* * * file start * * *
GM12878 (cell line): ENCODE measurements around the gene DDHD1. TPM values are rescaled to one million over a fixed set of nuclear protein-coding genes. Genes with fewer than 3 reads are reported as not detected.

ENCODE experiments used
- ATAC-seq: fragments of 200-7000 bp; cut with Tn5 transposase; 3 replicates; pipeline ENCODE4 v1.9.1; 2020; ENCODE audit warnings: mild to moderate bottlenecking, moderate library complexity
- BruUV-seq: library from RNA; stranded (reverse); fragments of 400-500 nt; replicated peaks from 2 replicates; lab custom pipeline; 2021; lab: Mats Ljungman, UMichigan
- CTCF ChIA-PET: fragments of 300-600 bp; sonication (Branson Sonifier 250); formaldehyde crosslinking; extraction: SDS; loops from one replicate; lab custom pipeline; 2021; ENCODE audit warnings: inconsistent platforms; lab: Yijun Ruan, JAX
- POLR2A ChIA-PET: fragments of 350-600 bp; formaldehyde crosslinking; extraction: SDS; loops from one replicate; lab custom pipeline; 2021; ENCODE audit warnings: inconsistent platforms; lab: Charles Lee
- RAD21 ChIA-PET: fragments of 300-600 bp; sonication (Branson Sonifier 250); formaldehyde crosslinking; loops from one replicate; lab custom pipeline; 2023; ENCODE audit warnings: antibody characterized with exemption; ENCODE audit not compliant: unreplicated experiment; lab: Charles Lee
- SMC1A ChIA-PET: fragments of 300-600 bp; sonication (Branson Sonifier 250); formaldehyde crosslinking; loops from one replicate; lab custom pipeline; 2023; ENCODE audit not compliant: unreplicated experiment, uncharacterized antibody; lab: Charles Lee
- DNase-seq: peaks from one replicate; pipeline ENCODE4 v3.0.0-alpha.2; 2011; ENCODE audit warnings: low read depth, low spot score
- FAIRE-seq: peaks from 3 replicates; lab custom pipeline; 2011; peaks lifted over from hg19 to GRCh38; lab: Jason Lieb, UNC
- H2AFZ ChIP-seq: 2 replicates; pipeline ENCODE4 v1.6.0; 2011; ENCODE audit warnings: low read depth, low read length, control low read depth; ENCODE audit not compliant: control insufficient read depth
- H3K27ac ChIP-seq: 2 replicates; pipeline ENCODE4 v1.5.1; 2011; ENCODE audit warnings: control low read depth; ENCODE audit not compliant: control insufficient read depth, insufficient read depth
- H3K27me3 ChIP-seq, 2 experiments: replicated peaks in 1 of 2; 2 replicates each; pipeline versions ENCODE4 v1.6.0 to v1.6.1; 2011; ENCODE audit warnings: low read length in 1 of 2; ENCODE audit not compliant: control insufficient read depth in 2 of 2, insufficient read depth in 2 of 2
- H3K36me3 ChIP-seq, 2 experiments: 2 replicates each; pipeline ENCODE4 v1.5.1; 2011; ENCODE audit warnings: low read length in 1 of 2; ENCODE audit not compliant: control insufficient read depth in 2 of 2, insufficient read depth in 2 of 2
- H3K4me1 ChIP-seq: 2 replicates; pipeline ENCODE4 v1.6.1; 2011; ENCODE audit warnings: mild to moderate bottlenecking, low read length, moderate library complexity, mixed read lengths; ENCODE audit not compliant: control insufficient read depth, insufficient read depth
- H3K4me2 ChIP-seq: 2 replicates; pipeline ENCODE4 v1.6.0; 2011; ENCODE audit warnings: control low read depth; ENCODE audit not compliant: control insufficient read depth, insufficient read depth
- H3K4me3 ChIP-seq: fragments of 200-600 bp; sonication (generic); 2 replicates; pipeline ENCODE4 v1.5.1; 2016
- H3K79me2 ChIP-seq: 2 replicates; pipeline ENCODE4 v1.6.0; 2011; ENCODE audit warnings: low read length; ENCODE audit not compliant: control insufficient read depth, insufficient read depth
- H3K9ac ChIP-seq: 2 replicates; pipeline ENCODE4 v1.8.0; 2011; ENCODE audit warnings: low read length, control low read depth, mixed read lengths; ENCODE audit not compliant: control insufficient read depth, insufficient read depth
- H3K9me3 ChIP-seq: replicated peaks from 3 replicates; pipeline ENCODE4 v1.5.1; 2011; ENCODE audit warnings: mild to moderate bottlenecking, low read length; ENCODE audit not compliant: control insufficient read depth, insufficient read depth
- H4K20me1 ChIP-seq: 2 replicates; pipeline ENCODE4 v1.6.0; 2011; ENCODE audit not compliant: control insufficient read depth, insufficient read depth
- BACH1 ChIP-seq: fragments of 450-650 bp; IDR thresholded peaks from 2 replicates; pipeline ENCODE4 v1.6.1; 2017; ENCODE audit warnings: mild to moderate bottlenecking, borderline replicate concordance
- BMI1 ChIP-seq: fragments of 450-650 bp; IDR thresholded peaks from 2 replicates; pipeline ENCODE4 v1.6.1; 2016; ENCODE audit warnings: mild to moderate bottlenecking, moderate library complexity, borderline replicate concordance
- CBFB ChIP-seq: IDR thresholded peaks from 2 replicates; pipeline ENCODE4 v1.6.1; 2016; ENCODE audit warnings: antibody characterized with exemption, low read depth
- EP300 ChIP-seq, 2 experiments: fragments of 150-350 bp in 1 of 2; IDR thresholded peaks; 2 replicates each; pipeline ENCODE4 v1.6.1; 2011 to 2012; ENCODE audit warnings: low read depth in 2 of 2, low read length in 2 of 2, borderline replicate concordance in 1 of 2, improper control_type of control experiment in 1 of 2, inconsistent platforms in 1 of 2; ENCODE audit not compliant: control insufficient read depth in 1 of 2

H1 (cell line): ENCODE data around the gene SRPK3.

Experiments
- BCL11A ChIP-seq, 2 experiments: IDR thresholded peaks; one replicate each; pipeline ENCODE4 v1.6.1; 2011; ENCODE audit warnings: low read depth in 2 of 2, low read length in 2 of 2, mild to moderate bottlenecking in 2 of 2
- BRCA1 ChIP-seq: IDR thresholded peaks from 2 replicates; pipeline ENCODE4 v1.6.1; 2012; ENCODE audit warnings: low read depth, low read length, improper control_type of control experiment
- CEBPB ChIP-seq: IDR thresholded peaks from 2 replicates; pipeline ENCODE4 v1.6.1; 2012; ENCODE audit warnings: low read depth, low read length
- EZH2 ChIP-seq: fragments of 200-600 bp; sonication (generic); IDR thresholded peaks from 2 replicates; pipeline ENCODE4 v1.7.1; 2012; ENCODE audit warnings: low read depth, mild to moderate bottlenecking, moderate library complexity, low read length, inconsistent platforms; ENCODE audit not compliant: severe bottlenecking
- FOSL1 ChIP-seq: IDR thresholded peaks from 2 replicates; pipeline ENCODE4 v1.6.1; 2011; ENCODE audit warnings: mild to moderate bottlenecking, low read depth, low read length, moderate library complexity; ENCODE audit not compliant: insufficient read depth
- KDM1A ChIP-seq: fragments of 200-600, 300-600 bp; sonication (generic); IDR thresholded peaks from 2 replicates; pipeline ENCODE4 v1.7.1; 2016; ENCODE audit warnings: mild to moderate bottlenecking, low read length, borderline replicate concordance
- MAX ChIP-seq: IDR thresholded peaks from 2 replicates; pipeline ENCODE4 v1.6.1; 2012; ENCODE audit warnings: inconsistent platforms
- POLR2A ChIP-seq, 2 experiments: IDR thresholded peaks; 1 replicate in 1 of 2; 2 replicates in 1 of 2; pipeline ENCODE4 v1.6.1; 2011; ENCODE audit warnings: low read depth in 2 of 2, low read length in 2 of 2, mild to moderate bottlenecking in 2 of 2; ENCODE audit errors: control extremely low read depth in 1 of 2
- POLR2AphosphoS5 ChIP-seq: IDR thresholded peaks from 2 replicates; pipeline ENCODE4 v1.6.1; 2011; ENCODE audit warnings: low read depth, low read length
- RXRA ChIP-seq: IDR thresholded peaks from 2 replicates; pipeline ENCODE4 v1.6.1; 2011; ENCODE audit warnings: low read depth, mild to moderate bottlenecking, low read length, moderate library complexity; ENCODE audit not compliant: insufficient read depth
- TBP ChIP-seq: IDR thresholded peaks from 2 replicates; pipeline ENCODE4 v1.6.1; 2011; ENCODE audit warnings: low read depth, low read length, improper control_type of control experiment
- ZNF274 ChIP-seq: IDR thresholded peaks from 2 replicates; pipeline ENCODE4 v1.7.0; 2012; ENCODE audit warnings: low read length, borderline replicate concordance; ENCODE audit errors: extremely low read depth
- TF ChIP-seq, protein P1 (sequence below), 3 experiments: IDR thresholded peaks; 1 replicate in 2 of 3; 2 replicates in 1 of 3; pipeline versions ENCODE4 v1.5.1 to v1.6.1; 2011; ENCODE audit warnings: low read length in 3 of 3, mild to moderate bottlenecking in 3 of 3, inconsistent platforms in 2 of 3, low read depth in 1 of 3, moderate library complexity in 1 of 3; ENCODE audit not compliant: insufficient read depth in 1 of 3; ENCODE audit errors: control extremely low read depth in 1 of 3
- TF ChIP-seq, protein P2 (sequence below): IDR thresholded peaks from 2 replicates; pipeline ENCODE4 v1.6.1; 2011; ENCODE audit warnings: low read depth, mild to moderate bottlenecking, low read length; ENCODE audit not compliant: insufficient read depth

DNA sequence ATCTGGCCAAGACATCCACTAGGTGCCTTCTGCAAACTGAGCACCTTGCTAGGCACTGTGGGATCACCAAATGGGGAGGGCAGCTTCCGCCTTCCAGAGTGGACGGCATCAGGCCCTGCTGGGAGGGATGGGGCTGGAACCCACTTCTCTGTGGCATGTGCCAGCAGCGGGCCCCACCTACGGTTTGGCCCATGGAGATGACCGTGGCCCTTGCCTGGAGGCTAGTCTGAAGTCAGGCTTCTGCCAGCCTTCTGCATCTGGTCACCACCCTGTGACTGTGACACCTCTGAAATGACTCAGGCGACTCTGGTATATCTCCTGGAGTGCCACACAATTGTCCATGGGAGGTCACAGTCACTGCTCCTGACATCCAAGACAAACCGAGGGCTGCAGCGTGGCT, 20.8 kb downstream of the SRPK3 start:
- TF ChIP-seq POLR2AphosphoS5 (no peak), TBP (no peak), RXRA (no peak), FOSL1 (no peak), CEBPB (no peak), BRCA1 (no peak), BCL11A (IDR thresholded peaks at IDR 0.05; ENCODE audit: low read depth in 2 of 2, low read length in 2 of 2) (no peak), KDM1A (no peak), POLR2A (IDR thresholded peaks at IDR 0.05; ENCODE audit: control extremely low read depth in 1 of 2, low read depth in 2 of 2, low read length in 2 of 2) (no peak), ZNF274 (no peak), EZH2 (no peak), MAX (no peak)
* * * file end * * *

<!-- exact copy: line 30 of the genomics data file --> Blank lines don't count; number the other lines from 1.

- CEBPB ChIP-seq: IDR thresholded peaks from 2 replicates; pipeline ENCODE4 v1.6.1; 2012; ENCODE audit warnings: low read depth, low read length